These guys hit the ball HARD.

FanGraphs employs the interesting stat of hard-hit percentage. Here’s a 2015 article on this number, and while it’s not a perfect stat, we can surmise from it that good hitters hit the ball harder than non-good hitter. Duh.

Last year’s top five hard-hit percentage leaders were guys you’d expect: David Ortiz, Freddie Freeman, Matt Carpenter, Mike Trout and Miguel Cabrera. But in sixth place stood Kendrys Morales, who doesn’t get a ton of credit for being a good fantasy power hitter.

Morales’ NFBC ADP and FantasyPros.com consensus ranking have him somewhere in the Round 14-15 range, and that’s at least partly because of his limiting positional eligibility issues (he’s a DH only). Over the last two seasons as a Royal, Morales hit 52 home runs - 22 in pitcher-friendly Kauffman Stadium, and 30 on the road. This season, he moves to Toronto’s more neutral Rogers Centre, and a few more homers should follow. If you need late-round power, Morales is a player to consider.

Gary Sanchez’s 2016 homer pace is obviously unsustainable, but who cares?

Raise your hand if an early August pickup of Sanchez carried you to a fantasy title. Really? Me too! However, understand that nothing - zero, zip, nada - in Sanchez’s minor-league history suggests that anything close to his ridiculous 2016 MLB homer pace (20 HR in 53 games) will continue. He’ll probably be a good power hitter, not a great one. And that’s fine.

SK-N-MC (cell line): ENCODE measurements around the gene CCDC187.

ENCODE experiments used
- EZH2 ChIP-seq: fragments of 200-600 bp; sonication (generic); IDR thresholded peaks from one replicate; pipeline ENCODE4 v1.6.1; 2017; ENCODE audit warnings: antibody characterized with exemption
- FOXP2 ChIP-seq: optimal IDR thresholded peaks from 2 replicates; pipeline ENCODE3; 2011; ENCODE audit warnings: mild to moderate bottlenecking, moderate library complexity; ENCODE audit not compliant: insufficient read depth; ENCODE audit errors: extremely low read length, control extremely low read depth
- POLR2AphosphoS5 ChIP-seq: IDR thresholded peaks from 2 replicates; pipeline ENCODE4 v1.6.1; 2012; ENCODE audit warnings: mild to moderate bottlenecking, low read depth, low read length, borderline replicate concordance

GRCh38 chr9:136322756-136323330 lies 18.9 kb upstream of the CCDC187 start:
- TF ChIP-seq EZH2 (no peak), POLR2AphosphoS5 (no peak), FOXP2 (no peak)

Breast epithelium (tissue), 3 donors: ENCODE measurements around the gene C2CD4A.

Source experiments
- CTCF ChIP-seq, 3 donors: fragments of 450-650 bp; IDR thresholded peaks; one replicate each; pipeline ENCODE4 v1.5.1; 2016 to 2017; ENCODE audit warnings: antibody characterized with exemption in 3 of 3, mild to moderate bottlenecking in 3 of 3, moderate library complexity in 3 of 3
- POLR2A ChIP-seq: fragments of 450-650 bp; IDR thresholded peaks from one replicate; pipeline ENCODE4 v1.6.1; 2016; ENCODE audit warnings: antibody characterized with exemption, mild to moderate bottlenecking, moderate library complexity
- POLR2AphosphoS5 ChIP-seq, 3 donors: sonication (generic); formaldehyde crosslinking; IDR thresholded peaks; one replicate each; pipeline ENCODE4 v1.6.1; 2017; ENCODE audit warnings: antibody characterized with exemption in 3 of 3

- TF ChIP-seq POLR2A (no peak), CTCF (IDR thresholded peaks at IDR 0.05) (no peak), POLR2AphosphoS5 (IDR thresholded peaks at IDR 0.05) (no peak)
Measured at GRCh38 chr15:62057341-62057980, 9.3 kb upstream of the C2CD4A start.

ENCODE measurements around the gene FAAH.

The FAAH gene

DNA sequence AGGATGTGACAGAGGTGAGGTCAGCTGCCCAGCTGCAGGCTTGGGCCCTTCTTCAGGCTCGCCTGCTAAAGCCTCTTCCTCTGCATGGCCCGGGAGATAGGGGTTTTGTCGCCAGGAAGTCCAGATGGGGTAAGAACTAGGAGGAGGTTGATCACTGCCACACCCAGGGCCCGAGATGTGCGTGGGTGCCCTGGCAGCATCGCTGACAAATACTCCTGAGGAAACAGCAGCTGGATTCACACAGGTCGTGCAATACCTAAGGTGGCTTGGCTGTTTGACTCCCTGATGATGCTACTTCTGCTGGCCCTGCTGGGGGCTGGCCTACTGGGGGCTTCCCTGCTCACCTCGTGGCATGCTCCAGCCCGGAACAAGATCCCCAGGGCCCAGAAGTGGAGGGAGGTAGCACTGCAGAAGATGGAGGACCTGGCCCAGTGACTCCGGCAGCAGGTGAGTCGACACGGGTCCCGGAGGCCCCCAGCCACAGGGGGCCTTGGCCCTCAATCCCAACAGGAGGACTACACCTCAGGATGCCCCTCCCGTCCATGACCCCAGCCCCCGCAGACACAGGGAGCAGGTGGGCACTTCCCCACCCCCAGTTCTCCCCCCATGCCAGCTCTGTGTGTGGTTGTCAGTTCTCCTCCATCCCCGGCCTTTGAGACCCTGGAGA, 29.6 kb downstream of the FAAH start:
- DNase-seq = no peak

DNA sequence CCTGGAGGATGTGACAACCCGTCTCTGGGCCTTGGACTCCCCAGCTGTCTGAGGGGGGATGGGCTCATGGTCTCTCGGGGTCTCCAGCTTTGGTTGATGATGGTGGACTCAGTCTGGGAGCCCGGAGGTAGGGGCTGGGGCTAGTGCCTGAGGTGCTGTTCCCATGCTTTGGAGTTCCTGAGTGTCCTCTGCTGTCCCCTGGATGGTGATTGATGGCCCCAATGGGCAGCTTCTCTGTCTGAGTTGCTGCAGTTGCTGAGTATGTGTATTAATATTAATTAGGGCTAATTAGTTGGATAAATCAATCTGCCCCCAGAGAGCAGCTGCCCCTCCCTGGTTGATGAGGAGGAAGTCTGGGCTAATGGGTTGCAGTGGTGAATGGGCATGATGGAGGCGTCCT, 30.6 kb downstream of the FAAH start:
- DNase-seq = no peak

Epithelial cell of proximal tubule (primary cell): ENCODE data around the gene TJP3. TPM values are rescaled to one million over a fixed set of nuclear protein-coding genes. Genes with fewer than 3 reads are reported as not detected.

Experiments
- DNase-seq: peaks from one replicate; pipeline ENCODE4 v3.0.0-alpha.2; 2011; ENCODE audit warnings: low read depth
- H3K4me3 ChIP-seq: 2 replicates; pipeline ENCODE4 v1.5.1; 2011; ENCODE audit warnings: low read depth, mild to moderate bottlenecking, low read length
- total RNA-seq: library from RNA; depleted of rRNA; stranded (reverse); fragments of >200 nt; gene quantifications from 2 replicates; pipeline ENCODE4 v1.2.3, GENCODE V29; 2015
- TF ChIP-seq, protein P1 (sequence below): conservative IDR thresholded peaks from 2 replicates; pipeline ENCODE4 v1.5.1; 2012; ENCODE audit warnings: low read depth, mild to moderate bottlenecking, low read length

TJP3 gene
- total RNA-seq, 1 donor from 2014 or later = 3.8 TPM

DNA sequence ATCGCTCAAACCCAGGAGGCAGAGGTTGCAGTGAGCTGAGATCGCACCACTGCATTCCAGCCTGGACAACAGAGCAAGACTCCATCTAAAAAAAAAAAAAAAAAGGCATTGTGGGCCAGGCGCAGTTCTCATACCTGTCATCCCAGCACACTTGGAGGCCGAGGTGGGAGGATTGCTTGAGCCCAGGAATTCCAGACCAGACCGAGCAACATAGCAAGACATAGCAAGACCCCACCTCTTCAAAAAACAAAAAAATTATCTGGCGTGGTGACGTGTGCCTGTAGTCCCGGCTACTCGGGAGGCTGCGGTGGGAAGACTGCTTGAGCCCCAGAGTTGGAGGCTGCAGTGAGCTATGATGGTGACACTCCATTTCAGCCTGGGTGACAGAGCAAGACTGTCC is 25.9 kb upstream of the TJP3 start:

Sanchez finished fifth among catchers in BA last season (.299), and T-6 in home runs. He was also first by a lot on a per-game basis in runs and RBI. Sanchez might not be Mike Piazza just yet, but after Buster Posey and maybe Jonathan Lucroy, what fantasy catcher would you rather have? It’ll probably cost you a late Round 4 pick (per NFBC ADP) to get Sanchez, and that price seems fair if he meets the Steamer projections of a .269 BA with 25 home runs. There's always risk with such an inexperienced player - as noted in the Trea Turner item above - but I think he'll get there.

Dee Gordon is still fantasy baseball’s best speedster.

Yeah, I know. Jonathan Villar was one of fantasy’s best stories last season, stealing 62 bases, hitting a bunch of homers and being generally awesome for a guy who wasn’t drafted in most leagues. Billy Hamilton is ridiculously fast, too. Let’s just keep in mind that Gordon was one of just 14 players to reach 30 stolen bases despite playing just 79 games due to a PED suspension. When he came back in July, he didn’t miss a beat.

Gordon swiped 64 bags in 2014, 58 in 2015 and would have been in the same range with a full season in 2016. He’ll score about 90 runs, and won’t contribute much else to your fantasy fortunes. Drafting Gordon will depend on how your first four or five rounds go.

And speaking of speed ...